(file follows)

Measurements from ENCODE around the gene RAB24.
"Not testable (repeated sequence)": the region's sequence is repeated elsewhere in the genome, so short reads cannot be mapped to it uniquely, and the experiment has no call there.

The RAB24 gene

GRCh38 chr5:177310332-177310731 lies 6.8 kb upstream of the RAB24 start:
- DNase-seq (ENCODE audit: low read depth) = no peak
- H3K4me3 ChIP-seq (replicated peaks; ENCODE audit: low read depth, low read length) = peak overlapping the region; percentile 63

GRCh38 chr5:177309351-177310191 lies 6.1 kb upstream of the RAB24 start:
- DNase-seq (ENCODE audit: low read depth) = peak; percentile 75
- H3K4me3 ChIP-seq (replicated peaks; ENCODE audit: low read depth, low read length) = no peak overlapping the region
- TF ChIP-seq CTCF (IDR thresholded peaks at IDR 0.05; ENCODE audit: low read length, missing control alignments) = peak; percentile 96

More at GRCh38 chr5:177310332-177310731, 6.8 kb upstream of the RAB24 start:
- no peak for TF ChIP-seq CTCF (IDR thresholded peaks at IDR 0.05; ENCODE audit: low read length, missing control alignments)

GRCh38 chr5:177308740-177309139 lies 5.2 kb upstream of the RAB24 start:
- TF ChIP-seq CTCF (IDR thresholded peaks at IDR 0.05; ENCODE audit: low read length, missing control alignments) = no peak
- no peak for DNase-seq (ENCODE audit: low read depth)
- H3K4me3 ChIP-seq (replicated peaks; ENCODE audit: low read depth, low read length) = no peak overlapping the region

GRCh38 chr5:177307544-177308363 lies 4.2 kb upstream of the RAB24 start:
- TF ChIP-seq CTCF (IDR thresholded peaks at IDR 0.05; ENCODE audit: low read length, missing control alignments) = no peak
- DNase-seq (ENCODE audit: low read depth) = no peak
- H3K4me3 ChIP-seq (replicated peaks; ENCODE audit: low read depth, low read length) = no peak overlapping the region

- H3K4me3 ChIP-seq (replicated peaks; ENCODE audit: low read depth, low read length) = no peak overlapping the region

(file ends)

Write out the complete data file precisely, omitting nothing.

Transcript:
Measurements from ENCODE around the gene RAB24.
"Not testable (repeated sequence)": the region's sequence is repeated elsewhere in the genome, so short reads cannot be mapped to it uniquely, and the experiment has no call there.

The RAB24 gene

GRCh38 chr5:177310332-177310731 lies 6.8 kb upstream of the RAB24 start:
- DNase-seq (ENCODE audit: low read depth) = no peak
- H3K4me3 ChIP-seq (replicated peaks; ENCODE audit: low read depth, low read length) = peak overlapping the region; percentile 63

GRCh38 chr5:177309351-177310191 lies 6.1 kb upstream of the RAB24 start:
- DNase-seq (ENCODE audit: low read depth) = peak; percentile 75
- H3K4me3 ChIP-seq (replicated peaks; ENCODE audit: low read depth, low read length) = no peak overlapping the region
- TF ChIP-seq CTCF (IDR thresholded peaks at IDR 0.05; ENCODE audit: low read length, missing control alignments) = peak; percentile 96

More at GRCh38 chr5:177310332-177310731, 6.8 kb upstream of the RAB24 start:
- no peak for TF ChIP-seq CTCF (IDR thresholded peaks at IDR 0.05; ENCODE audit: low read length, missing control alignments)

GRCh38 chr5:177308740-177309139 lies 5.2 kb upstream of the RAB24 start:
- TF ChIP-seq CTCF (IDR thresholded peaks at IDR 0.05; ENCODE audit: low read length, missing control alignments) = no peak
- no peak for DNase-seq (ENCODE audit: low read depth)
- H3K4me3 ChIP-seq (replicated peaks; ENCODE audit: low read depth, low read length) = no peak overlapping the region

GRCh38 chr5:177307544-177308363 lies 4.2 kb upstream of the RAB24 start:
- TF ChIP-seq CTCF (IDR thresholded peaks at IDR 0.05; ENCODE audit: low read length, missing control alignments) = no peak
- DNase-seq (ENCODE audit: low read depth) = no peak
- H3K4me3 ChIP-seq (replicated peaks; ENCODE audit: low read depth, low read length) = no peak overlapping the region

- H3K4me3 ChIP-seq (replicated peaks; ENCODE audit: low read depth, low read length) = no peak overlapping the region